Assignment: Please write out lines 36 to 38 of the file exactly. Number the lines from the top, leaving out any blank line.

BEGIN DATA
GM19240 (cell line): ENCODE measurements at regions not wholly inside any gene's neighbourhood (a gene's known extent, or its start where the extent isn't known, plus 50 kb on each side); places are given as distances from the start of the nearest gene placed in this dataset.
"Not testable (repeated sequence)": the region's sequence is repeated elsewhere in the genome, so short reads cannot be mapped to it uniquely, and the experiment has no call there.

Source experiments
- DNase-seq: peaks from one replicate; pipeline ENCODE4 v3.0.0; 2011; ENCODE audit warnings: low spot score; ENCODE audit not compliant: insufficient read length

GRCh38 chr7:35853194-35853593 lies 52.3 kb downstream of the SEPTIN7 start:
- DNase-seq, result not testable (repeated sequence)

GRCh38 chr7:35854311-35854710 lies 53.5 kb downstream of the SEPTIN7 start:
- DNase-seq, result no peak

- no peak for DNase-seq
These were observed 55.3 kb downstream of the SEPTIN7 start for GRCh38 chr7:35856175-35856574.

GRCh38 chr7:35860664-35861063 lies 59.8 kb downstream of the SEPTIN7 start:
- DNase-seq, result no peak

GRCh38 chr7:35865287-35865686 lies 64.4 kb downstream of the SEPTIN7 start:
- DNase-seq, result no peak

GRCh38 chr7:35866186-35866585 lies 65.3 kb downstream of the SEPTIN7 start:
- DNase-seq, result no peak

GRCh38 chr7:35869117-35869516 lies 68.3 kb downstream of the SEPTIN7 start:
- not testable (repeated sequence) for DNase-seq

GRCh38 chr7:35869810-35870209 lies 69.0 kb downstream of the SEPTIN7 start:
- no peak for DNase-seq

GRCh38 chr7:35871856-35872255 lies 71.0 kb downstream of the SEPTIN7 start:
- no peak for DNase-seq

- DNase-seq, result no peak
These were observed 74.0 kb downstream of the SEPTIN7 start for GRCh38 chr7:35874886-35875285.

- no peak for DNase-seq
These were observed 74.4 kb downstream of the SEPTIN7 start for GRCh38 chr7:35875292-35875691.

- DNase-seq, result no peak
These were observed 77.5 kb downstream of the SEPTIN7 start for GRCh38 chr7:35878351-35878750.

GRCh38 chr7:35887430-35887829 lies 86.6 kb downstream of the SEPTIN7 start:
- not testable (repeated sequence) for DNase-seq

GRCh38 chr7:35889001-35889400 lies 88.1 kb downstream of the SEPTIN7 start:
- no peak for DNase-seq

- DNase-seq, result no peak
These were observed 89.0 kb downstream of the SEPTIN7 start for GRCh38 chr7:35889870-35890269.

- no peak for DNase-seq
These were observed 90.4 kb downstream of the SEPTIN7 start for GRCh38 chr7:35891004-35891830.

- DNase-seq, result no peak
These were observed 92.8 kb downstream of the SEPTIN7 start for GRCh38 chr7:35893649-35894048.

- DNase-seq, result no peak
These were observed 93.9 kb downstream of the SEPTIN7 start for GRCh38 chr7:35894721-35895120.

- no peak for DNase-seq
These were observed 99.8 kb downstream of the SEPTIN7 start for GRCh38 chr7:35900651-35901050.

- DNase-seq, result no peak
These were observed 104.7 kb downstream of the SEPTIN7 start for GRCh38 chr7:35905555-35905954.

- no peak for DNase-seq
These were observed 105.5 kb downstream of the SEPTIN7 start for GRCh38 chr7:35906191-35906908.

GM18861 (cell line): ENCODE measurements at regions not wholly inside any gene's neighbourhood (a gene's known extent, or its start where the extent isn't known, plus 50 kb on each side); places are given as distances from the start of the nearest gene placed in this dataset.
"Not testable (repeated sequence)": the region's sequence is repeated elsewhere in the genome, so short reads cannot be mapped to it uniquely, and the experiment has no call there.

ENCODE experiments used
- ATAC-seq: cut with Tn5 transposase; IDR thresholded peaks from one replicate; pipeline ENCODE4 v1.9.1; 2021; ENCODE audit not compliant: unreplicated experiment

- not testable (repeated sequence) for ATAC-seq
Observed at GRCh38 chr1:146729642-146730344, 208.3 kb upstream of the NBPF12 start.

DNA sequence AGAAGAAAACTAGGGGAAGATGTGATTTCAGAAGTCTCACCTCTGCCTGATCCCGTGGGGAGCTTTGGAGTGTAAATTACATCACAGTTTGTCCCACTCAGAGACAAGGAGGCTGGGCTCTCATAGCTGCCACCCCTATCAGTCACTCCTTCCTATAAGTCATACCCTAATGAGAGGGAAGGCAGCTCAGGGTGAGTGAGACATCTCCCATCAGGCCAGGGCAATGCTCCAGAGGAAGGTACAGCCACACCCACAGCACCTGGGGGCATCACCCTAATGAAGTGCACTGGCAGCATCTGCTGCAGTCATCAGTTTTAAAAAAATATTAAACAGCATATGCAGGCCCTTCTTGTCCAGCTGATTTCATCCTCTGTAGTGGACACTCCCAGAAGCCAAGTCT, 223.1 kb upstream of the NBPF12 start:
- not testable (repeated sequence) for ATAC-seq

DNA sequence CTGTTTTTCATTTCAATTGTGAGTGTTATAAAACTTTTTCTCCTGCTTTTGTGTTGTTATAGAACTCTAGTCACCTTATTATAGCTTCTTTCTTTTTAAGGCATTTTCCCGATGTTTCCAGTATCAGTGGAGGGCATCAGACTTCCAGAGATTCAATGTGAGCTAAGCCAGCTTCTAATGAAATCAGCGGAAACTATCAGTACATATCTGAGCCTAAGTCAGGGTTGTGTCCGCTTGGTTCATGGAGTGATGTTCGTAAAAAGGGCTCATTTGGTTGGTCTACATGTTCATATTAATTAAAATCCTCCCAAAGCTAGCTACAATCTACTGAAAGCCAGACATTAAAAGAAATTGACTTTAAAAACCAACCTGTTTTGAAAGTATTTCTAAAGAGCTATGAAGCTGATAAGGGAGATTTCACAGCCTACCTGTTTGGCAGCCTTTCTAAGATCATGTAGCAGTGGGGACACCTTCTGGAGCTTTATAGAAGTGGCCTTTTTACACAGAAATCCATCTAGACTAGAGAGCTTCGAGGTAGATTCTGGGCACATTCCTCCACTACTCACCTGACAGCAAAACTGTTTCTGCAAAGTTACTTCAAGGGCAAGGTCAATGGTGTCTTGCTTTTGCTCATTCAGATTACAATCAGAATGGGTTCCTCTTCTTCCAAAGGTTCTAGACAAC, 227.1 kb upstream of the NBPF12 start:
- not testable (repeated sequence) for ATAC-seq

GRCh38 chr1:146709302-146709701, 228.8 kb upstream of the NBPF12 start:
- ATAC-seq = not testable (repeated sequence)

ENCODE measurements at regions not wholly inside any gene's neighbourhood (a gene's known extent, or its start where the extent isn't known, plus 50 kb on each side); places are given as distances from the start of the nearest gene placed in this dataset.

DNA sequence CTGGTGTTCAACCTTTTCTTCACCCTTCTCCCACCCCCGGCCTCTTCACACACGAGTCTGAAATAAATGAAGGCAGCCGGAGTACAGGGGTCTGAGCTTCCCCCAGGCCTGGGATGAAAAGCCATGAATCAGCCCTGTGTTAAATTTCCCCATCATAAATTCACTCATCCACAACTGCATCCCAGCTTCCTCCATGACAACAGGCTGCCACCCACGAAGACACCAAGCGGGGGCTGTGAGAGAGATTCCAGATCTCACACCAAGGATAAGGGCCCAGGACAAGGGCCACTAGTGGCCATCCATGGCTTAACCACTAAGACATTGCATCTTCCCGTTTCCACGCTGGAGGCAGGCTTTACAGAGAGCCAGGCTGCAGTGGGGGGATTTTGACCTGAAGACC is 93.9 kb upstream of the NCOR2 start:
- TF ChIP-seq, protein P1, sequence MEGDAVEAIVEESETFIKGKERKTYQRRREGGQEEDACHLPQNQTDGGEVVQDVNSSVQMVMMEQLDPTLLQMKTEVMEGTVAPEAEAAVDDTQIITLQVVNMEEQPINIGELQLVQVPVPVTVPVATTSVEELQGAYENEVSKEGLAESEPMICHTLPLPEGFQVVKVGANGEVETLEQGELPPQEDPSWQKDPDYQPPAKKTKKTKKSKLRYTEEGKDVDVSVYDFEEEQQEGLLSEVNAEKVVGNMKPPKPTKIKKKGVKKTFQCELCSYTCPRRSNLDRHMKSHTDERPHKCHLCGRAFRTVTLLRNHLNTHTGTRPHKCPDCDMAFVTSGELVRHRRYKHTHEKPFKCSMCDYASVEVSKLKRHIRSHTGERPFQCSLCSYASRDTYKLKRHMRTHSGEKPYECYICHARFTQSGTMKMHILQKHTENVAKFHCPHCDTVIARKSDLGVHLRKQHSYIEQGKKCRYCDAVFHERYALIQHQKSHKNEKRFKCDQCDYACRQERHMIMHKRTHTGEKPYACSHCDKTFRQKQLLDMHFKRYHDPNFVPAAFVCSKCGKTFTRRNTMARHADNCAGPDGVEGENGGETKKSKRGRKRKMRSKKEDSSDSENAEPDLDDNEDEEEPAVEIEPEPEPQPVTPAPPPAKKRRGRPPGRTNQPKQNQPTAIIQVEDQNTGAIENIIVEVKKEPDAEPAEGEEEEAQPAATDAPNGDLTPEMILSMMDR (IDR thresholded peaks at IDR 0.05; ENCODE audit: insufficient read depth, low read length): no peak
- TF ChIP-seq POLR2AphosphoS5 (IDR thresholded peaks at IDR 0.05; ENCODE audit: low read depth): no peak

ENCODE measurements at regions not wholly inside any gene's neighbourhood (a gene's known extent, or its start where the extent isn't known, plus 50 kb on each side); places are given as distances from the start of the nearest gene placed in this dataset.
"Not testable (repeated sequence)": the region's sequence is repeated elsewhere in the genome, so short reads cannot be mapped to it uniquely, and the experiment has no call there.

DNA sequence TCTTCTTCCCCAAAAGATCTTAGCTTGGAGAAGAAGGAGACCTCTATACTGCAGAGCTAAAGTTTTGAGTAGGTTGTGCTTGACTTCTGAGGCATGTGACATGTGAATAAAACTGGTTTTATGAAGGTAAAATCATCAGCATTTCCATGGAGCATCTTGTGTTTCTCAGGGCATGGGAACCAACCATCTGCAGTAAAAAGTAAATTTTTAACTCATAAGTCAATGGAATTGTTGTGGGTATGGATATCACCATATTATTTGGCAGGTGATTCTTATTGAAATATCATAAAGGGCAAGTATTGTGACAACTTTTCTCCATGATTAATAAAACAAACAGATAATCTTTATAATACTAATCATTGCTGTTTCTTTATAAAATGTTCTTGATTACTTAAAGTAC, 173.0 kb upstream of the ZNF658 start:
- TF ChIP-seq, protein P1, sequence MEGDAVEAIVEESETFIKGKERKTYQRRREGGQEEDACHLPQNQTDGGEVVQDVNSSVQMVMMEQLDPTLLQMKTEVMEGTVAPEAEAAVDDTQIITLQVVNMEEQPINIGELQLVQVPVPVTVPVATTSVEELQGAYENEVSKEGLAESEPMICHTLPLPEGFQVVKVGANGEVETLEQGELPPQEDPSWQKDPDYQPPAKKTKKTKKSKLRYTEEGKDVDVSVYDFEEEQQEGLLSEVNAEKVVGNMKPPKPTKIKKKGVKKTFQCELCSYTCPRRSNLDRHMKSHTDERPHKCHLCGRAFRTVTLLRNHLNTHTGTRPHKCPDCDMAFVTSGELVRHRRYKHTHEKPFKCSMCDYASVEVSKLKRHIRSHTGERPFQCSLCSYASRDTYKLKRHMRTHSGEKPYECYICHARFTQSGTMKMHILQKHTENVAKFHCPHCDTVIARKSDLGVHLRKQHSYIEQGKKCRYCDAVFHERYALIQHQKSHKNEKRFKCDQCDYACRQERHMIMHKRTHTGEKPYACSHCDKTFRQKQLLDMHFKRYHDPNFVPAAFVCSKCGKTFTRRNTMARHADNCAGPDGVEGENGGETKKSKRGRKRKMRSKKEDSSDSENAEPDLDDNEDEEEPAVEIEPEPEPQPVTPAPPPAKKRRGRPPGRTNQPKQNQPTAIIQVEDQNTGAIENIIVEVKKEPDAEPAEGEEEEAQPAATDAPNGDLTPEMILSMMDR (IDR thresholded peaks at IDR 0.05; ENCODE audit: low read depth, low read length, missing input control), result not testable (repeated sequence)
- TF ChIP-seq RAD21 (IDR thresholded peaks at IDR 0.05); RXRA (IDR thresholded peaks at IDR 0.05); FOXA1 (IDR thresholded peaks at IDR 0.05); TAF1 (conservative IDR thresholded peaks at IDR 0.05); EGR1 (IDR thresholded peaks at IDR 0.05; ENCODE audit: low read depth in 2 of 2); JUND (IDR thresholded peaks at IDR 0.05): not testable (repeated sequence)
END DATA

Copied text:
These were observed 90.4 kb downstream of the SEPTIN7 start for GRCh38 chr7:35891004-35891830.

- DNase-seq, result no peak
These were observed 92.8 kb downstream of the SEPTIN7 start for GRCh38 chr7:35893649-35894048.